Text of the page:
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Dallying In The Dirt, Issue #272 - The Atlanta Botanical Garden was a wonderful adventure.
September 23, 2016

Atlanta was a wonderful adventure. Renewing acquaintances with dozens of my garden communicator friends and adding a few new ones to the list. The Assistant Gardener did a fine job of keeping everything alive in the home garden but somehow she didn’t find quite enough time to eliminate all of the weeds. Being a group of people who communicate, through a variety of mediums, about gardening, we naturally get on buses and go out to tour gardens and we saw some delights. The sun shone wonderfully for 2 days and it poured rain on the middle day. I have some wonderful photographs in the Japanese Garden at Gibbs Gardens and they are made all the better by the deluge that descended during our visit. My shoes may be dry by Christmas. One of the highlights was a visit to the Atlanta Botanical Garden. There is a wide range of garden areas to visit and it’s difficult to choose which ones to show you. This huge piece of mosaiculture, Earth Goddess, was a memorable feature for me, probably because I understand how much time and effort goes into creating and maintaining it and how difficult it would be to attempt something similar at home. My gardening dreams are always bigger than my ability to create them but that’s what keeps me looking forward.

We were fortunate enough to be in the Atlanta Botanical Garden during the Chihuly “Art in the Garden” exhibit. Dale Chihuly is a world renowned artist that works in coloured glass. If you live in southern Ontario there is, currently, an exhibit of his work at the Royal Ontario Museum. There were several pieces of his work throughout the garden, all of which were stunning and all of which, in some way or another, reflected the forms of the plants with which they were sharing space. This huge installation of red and yellow upright, fantastical, forms was spread through a large perennial border and this picture only reveals a small portion of it. None of my photographic attempts to capture the whole thing could, or did, do it justice. It is one of those panoramas that can only be absorbed and enjoyed by the human eye and enjoy it we certainly did.

Eventually all good things must come to an end. Atlanta ended and I returned to my own little botanical garden and appreciated its many wonders and then assessed the many chores that will keep me out there communing with nature until the snow drives me to the ski hills. Some are small and some not so small. Often the little chores are very important. This white Sedum is an unusual plant and it is a chance sport of the standard pink variety. As you can see it wants to revert to that pink type. Cutting out the pink branches, as close to the ground as possible, is necessary in order to maintain the integrity of this white cultivar. A three minute job but one that must be done if I want to continue to have a white Sedum. Despite the continuing warm / hot weather some autumn things happen on schedule. The Colchicum are pushing their large pink/purple blooms up through the soil and the surrounding foliage to provide bright new flowers in the fall agarden. I’m always fascinated by their arrival. It can’t be the temperature, it is still very warm. Can they detect day length even though they are buried under the soil? Such mysteries are what keep me gardening.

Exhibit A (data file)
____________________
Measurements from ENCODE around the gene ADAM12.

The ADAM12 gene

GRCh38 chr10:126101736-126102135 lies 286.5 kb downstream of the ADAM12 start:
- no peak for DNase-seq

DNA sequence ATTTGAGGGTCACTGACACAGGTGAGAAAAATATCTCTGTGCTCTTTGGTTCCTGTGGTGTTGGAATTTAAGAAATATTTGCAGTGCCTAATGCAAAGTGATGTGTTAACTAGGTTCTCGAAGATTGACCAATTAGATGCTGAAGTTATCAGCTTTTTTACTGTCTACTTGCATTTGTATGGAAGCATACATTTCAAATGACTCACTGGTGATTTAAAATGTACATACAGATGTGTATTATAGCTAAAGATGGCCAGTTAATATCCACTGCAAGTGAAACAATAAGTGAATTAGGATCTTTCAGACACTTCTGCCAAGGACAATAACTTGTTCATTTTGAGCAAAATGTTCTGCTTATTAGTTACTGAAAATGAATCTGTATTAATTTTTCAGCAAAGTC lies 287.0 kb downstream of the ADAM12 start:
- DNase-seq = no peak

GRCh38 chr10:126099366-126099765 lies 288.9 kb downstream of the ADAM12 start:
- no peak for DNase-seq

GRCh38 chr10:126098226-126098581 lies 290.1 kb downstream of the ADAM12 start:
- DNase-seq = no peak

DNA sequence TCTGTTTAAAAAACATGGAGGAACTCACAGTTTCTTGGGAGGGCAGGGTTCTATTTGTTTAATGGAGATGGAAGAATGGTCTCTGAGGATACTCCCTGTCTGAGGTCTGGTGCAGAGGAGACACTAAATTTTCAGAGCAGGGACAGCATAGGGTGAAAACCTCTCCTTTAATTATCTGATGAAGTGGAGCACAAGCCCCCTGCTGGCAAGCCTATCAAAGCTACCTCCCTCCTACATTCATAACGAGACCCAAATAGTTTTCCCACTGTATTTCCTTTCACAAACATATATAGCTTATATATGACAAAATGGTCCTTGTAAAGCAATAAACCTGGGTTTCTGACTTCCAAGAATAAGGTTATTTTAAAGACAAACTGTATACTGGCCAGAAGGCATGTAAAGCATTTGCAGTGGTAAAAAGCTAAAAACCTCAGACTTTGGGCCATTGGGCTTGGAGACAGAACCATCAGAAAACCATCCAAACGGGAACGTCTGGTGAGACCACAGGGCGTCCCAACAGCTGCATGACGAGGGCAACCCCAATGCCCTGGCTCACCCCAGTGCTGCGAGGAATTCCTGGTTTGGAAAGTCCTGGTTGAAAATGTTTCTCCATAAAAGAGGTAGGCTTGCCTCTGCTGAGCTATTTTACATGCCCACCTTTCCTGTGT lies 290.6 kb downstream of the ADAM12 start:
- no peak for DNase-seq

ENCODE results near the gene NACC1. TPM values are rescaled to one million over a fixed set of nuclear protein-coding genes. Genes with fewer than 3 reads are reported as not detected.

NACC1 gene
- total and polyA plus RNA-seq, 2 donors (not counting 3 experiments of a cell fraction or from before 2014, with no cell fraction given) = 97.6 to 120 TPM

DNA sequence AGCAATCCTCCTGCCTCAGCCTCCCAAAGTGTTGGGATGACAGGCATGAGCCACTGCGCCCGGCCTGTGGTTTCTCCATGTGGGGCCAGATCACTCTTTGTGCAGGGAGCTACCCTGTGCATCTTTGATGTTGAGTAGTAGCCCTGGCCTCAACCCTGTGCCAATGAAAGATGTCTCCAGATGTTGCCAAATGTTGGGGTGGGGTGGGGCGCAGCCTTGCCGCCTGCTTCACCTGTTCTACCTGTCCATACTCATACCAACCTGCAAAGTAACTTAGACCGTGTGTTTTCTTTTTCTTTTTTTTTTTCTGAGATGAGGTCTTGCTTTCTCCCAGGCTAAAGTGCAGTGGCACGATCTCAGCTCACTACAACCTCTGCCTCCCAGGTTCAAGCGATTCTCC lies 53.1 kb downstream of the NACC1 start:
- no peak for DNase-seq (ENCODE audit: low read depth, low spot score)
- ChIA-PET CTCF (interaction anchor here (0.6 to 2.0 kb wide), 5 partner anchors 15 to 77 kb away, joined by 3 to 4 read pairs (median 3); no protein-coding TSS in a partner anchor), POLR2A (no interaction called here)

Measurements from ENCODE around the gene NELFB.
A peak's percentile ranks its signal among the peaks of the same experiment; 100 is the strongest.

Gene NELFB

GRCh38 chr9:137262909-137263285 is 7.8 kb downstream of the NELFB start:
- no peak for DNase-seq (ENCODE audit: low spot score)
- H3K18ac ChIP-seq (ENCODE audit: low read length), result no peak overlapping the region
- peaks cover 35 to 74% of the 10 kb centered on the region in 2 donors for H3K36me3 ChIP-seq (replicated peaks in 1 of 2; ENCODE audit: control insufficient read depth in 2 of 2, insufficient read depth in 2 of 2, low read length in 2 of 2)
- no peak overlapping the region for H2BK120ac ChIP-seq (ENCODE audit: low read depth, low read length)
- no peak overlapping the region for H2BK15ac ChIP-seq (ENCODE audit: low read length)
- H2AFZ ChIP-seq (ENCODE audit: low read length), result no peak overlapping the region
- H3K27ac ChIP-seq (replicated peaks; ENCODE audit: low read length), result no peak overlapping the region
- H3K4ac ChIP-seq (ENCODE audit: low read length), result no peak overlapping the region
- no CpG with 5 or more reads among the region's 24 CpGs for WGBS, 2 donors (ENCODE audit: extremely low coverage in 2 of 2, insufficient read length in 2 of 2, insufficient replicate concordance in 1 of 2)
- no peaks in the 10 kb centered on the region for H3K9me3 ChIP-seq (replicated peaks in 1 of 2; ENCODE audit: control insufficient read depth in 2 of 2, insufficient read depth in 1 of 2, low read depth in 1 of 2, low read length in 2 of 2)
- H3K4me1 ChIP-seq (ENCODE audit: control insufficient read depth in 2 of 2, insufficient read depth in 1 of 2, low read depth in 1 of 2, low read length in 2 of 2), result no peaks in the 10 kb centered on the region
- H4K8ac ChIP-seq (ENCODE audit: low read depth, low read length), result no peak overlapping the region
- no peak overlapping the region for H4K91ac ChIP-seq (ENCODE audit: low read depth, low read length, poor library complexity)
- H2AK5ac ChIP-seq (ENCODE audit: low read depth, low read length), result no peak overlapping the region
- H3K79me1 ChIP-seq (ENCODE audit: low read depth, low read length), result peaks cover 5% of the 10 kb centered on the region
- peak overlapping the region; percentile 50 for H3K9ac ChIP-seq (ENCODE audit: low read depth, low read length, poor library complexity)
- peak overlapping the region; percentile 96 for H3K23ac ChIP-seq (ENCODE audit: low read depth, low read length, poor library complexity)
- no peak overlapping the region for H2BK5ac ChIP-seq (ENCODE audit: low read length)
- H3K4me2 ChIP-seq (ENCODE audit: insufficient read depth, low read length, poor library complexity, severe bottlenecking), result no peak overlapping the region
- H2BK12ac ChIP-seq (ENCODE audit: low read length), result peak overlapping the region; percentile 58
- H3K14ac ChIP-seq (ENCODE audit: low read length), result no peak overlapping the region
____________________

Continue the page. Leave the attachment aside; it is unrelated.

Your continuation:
Now it’s time to answer a few of my reader’s questions. Don’t forget to check the front page of the Website for frequent short ideas for current gardening activities.

Donna Asks? , I had a request from a friend for seeds from my echinachea-purple coneflower plant. Normally, I would divide the roots and give her that, but she is wanting seed. So, are they in the cone part of the plant? how to I harvest some, when, and do I dry them now and send or wait until spring?

Ken Answers! If your Echinacea produces viable seed they will develop in the centre cone. Never collected them but it should be obvious. Many Echinacea are highly hybridized which means that she is likely to get a range of colours etc from the seed and not a duplicate of yours. I'm hiding from the heat in my office but you made me go outside and look at my Echinacea. When the coloured petals are dried you can easily pry apart the bundle of seeds that now make up the cone. Let the loose seeds air dry for a few days and then send them off to your friend. She probably knows this but they need stratification, that's a fancy term for a cool period to break their dormancy.

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